Success Night starring Ayr Writers

Tonight at Ayr Writers’ Club, authors had an opportunity to read their work to others and to celebrate their successes.
As new members to the club, Ian and I relished the opportunity to hear some of the works that achieved success in this year’s competitions. We thoroughly enjoyed this snapshot of readings and were surprised by the diversity of ideas within the various genres.
Dorothy’s charming Scarecrow’s Dream, a potential children’s TV script with imaginative illustrations, was a gentle introduction to the evening. This was followed by a more sombre Scottish article, Facing Fearful Odds, about the ultimate sacrifice made by local young men and their families in the wars. Catherine’s research and presentation highlighted both the impact of loss and the pride felt when the sacrifice was recognised with the awarding of Victoria Crosses.
Helena’s drama ‘Ashes to Ashes, Lust to Lust,’ was beautifully acted out by Nigel, Helena and Maggie. A light-hearted look at relationships, personal memories and grief. It was packed with comic moments and one-liners, with a twist coming at the end. Nigel’s short story, ‘Outsiders’, was a humorous tale about the clash of classes at a party and how putting a spin on words can create certain impressions.
Linda’s short story struck a chord. Grown up children form perceptions and have expectations about their parents, not always accurate. When a daughter encouraged her widowed mum to get out and meet people, she did not expect mum to go to sensuous Salsa lessons, nor did she expect her to take up still life painting of nudes. Linda followed this with her true life, funny flash fiction story of the Nativity.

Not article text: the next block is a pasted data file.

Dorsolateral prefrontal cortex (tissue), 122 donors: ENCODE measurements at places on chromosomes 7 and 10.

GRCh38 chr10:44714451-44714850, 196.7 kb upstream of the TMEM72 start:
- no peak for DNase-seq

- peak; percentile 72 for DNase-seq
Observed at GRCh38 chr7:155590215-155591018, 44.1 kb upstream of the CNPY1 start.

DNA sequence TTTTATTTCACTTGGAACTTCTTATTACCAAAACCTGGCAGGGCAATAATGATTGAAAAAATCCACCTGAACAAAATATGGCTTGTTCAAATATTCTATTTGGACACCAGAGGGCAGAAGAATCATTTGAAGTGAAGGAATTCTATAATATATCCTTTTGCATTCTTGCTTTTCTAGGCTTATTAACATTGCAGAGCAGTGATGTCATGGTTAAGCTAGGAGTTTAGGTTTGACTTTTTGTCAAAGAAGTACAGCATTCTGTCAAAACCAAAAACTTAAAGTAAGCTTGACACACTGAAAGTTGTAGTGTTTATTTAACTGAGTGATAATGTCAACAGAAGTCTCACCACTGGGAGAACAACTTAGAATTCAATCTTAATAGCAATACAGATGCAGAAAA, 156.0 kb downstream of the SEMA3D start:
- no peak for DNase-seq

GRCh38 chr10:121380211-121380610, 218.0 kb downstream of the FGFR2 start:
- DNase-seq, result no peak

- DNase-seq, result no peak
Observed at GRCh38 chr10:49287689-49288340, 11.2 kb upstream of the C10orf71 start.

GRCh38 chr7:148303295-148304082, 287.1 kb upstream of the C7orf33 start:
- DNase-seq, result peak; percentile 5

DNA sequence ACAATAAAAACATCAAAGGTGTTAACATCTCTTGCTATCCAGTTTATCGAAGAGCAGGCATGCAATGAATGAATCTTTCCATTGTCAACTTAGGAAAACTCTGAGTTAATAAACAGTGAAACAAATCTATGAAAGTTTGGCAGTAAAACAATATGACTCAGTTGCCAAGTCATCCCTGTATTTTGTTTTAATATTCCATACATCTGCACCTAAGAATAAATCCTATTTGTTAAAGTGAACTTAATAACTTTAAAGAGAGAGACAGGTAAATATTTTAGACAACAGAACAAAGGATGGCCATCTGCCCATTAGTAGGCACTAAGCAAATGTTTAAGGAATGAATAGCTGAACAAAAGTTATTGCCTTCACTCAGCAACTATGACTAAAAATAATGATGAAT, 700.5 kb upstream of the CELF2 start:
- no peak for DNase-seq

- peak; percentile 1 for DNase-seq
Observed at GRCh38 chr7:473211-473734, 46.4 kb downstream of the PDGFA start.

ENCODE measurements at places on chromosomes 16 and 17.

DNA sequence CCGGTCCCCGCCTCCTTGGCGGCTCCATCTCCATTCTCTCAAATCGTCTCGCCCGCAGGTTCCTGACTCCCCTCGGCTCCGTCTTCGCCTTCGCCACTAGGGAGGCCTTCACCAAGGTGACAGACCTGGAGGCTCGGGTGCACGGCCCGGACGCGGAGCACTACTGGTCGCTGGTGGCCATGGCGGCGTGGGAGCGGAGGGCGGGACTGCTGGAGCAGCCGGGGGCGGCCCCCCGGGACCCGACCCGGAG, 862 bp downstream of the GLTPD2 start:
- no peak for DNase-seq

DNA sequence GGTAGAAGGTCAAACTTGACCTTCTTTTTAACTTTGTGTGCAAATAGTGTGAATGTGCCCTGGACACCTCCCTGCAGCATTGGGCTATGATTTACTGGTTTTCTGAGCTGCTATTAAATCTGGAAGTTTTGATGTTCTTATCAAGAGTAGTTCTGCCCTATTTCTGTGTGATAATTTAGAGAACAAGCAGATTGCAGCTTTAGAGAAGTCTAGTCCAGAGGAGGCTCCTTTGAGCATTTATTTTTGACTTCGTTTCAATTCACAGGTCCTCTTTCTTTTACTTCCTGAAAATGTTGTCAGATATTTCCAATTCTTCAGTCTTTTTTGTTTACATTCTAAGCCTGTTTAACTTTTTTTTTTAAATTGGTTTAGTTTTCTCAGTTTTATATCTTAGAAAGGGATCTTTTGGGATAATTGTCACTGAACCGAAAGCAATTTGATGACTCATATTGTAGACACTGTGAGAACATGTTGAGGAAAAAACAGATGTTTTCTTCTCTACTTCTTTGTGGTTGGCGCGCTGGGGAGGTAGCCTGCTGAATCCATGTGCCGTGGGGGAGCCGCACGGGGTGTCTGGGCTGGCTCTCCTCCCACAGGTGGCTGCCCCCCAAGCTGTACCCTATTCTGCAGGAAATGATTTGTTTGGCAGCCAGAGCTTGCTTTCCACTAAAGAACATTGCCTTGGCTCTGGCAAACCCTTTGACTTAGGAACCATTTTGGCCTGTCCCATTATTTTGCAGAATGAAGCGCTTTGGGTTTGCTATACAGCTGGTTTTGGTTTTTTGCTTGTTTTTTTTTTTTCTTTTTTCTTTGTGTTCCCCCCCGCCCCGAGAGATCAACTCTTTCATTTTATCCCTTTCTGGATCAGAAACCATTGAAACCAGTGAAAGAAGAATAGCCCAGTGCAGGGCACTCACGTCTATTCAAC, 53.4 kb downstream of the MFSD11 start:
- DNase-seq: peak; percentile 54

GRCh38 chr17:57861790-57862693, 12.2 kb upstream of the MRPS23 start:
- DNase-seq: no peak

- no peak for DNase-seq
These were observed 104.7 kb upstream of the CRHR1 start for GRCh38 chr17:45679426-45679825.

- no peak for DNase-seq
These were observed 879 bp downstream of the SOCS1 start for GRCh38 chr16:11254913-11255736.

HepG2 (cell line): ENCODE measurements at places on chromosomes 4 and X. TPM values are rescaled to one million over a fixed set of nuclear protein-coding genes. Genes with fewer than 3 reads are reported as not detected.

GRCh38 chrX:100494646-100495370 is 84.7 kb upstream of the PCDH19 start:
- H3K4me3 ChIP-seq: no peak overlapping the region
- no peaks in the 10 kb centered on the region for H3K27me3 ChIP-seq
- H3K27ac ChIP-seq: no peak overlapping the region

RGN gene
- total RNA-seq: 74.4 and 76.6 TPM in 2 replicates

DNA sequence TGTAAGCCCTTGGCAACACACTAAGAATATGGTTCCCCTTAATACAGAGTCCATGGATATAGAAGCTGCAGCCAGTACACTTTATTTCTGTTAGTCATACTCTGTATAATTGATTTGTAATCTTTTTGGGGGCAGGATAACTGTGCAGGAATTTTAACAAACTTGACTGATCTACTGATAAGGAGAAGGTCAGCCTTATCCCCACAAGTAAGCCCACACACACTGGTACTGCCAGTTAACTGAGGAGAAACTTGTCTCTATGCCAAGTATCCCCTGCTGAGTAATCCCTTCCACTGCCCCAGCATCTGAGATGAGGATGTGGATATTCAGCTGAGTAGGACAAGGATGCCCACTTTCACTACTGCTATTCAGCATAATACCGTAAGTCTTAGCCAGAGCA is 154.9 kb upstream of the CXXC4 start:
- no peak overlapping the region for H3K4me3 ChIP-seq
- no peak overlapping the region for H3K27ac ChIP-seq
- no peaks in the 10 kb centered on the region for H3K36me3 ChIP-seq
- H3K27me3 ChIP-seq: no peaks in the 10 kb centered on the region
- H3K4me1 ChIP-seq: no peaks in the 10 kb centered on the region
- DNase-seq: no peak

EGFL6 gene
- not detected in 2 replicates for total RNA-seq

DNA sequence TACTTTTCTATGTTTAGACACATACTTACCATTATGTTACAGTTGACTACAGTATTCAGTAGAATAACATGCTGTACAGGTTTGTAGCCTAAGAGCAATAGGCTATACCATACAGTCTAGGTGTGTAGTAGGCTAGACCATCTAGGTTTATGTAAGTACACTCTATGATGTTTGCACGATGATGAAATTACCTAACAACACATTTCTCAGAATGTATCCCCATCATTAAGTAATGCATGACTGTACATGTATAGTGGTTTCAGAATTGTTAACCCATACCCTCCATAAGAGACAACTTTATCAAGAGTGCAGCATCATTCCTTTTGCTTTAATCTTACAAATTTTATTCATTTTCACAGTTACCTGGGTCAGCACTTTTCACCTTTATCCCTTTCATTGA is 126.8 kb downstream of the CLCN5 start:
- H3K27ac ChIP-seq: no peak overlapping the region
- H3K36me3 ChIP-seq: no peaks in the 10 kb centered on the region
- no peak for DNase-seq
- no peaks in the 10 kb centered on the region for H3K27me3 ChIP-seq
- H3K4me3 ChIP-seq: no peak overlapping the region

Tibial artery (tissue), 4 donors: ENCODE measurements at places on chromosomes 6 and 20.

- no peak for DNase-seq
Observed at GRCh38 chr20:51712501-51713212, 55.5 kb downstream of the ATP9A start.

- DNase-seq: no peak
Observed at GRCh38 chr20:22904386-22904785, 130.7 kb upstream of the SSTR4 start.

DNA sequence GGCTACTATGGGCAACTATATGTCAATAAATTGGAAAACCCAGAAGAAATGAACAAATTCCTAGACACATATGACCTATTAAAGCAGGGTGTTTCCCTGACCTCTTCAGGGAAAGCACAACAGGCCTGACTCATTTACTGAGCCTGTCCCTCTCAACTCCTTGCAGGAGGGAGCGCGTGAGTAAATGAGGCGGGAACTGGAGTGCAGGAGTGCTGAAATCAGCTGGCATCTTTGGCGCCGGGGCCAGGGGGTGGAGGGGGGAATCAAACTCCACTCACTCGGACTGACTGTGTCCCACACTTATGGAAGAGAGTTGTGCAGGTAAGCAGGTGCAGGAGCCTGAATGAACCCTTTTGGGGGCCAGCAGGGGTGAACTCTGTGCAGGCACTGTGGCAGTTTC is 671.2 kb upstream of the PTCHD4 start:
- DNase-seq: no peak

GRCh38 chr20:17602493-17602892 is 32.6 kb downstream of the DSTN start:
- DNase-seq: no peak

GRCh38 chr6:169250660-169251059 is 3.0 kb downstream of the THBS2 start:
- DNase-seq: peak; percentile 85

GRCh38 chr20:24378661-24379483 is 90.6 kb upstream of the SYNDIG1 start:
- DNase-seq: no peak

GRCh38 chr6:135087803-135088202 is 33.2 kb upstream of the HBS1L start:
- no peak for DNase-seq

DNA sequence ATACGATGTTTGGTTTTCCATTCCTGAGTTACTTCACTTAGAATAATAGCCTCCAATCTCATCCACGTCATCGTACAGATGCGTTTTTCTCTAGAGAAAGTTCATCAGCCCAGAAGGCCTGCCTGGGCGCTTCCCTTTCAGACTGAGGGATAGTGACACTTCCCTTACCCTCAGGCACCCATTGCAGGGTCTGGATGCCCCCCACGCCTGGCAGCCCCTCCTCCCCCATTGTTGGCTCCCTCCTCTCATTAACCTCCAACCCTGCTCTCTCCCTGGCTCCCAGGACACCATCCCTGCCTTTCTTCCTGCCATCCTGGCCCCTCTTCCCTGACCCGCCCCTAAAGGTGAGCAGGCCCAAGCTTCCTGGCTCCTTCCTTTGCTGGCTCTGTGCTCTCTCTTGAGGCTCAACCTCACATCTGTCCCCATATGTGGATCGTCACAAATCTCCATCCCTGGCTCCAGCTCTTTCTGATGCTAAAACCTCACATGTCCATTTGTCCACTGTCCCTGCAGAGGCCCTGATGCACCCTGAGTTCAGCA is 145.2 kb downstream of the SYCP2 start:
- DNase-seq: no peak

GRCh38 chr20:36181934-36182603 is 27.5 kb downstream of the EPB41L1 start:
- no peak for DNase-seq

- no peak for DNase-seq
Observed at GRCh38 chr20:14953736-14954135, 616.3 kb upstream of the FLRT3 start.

‘Own Goal or Red Card’, a true crime article by Nigel, about the rise and fall of a footballer, raised questions about a young person’s ability to cope with fame and money and the gullibility of the greedy to a Ponzi scheme. Following on was Gail’s dark tale, ‘Are You Really There?’, a sad story about childhood neglect and the misery of living on the streets, the depths of despair endured by some and the lengths they go to in order to escape the harsh realities of their life.
James lightened the mood with his poem, ‘A Phoenician Glass Bowl,’ a wonderfully descriptive poem full of evocative and exotic vocabulary. Who knew a bowl could evoke the wonders of Hubble and Hadron! Maggie then gave us a taste of her unfinished children’s TV script, ‘Save the Planet.’ Two children from totally different backgrounds set off together on an important mission: they disappear! What happens next? Maybe all will be revealed next year.
Catherine drew the evening to a close with her poem ‘Train Times’, written in the Scots language.
This was an enjoyable evening for all and was an inspiration and an encouragement to those of us who have only recently joined Ayr Writers’ Club.

Nancy and Ian West

AWC success winners

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